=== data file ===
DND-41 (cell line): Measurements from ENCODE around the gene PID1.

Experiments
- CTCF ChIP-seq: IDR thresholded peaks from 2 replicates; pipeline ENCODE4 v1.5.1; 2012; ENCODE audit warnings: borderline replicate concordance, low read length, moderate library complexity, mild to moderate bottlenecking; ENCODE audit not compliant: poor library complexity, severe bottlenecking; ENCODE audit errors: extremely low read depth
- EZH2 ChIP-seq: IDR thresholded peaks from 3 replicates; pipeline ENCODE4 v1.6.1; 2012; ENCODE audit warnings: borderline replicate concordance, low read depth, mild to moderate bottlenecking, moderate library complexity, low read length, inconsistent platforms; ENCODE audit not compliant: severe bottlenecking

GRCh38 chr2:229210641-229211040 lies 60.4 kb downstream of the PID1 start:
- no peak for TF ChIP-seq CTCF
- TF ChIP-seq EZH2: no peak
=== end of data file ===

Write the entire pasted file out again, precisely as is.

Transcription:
DND-41 (cell line): Measurements from ENCODE around the gene PID1.

Experiments
- CTCF ChIP-seq: IDR thresholded peaks from 2 replicates; pipeline ENCODE4 v1.5.1; 2012; ENCODE audit warnings: borderline replicate concordance, low read length, moderate library complexity, mild to moderate bottlenecking; ENCODE audit not compliant: poor library complexity, severe bottlenecking; ENCODE audit errors: extremely low read depth
- EZH2 ChIP-seq: IDR thresholded peaks from 3 replicates; pipeline ENCODE4 v1.6.1; 2012; ENCODE audit warnings: borderline replicate concordance, low read depth, mild to moderate bottlenecking, moderate library complexity, low read length, inconsistent platforms; ENCODE audit not compliant: severe bottlenecking

GRCh38 chr2:229210641-229211040 lies 60.4 kb downstream of the PID1 start:
- no peak for TF ChIP-seq CTCF
- TF ChIP-seq EZH2: no peak